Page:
Dan Wells's reviews
10 out of 10 points and recommendedSharpness, VR, 1:1 macro with a non-extending lensSize, a bit long on a digital body
This is an amazingly specified lens - I've heard it called the "Alphabet soup" Nikkor (AF-S, VR II, ED, IF, Micro, G, Nano-crystal) - that's more designations than I've ever seen on any single lens! Several of the designations are not normally seen on the same lens (IF macros are rare, although not unheard of, and , as far as I know, this lens's combination of macro and VR or IS is unique).reviewed November 6th, 2006 (purchased for $850)
What does all the alphabet soup mean in actual use? It's tack sharp from infinity to 1:1 (but any $800+ prime with a modest focal length and maximum aperture had better be!). Expensive prime lenses are divided into frighteningly fast (50 mm f1.2), notably long (>300 mm) (or short(<14mm)) and strikingly sharp plus close-focusing (a range of 105 to 200 mm macro lenses). The expensive macro lenses are among each camera maker's sharpest lenses, and the 105 mm f2.8 Nikkor doesn't disappoint in this category. As a conventional, tripod mounted macro lens, it is as good as any I've seen, and better than the others I've owned (60 mm AF Micro-Nikkor and 55 mm Sigma)
The combination of AF-S and internal focusing makes this a remarkably usable autofocus lens. Most macro lenses are really manual focus lenses (even if they supposedly have AF), because screw drive autofocus produces a very slow focusing lens if you have a long focusing throw, which all macro lenses do. Until very recently, camera body AF systems haven't really been up to the challenge of focusing a macro lens with very limited DOF. The fact that non internal focusing macro lenses also extend enormously as they are focused hasn't helped the situation, either. This lens solves all of these problems at once. The depth of field at 1:1 is so thin (by definition) that I still manually focus on a tripod when I'm in that close, but this is optical physics at work. I use the AF all the time with subjects in the 1:2 - 1:5 range, only a few inches across (subjects that the AF on my previous macro lens - a 60 mm AF Micro-Nikkor - would not have handled).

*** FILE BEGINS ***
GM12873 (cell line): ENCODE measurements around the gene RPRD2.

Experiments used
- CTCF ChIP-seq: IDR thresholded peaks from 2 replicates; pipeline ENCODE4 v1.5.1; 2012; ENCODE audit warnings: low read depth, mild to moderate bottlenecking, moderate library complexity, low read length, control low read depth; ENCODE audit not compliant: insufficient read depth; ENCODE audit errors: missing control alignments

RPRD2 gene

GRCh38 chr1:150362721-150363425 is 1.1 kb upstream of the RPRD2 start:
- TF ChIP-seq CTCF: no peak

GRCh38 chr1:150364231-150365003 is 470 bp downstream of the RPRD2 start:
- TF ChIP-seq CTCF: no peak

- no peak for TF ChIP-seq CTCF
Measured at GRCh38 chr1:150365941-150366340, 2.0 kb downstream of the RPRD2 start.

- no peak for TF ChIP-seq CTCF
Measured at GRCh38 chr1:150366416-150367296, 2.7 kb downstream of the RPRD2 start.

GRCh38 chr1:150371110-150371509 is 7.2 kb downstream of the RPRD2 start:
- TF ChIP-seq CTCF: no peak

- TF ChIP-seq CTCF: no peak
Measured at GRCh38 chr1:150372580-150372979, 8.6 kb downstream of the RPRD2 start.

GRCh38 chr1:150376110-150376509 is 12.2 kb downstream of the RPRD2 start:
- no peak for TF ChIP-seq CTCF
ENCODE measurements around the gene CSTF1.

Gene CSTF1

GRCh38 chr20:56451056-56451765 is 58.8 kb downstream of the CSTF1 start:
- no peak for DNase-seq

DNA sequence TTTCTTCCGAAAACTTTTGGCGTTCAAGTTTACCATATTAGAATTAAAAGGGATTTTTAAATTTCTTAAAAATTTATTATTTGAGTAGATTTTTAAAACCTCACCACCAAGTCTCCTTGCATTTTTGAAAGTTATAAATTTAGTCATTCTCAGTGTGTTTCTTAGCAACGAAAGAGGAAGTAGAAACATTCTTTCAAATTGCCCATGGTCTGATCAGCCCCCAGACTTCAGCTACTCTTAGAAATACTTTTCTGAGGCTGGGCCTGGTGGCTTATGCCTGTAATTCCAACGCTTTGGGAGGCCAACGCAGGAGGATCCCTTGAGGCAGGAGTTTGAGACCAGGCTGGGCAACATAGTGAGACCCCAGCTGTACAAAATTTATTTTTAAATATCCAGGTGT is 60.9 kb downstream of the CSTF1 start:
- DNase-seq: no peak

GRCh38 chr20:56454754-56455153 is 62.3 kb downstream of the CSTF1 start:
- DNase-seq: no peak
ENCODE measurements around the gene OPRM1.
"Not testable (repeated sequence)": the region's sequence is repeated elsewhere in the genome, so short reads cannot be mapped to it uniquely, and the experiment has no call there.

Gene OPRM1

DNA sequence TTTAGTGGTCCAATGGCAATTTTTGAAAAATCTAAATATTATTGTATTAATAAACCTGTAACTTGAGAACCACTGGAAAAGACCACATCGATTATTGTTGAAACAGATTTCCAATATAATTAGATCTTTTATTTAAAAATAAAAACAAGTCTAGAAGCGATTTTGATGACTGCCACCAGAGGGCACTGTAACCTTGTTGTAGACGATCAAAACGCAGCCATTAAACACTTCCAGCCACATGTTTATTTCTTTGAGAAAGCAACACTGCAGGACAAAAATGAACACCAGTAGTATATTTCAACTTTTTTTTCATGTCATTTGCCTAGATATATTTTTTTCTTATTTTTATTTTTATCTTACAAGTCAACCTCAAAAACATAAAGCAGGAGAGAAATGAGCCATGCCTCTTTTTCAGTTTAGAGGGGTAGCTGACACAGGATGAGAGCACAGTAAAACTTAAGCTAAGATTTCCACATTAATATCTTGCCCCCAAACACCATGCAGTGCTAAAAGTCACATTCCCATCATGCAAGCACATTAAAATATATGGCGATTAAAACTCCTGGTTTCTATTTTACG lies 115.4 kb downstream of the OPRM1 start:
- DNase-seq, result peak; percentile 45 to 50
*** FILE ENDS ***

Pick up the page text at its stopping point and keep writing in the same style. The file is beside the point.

The other notable feature of this lens is, of course, the VR. No VR system will produce sharp handheld images at 1:1 - the depth of field is too thin (any camera movement will lose the plane of focus). That said, I often use the VR on subjects in the 1:3 to 1:10 range handheld, and get many more "keepers" than I would without it. Close-up (as opposed to true macro) nature subjects are very possible at reasonable shutter speeds without a tripod - images I wouldn't dare try without the VR!
Are there any disadvantages? Yes - three that I have found. This is a big, bulky pro lens, where other macro lenses are often small and light (most 60mm macros resemble a 50 mm 1.4, while this lens resembles a 28-70 2.8). Other 105mm macros are bigger than the 60s, but a lot smaller than this one. This is also a 150+ mm lens on a digital body, which is longer than most people's "ideal" macro lens. It gives a lot of working distance, but it doesn't double as a sharp midrange prime (it's more of a short telephoto). Of course, the third disadvantage is the price. It's the most expensive non-specialty macro lens around by a wide margin (the specialty lenses include Canon's lens that focuses well beyond 1:1, Nikon's discontinued true macro 70-180 zoom and a few 200 mm macros) .
Even though it is long, bulky and expensive, this is an amzing lens! I would strongly recommend it to any Nikon owner who enjoys close-up subjects (anything within about 6 feet of the camera, right down to 1:1). It's probably too expensive to use as a 105mm VR prime if you'll never focus closer than 6 feet, but it is more than competent in that role as well.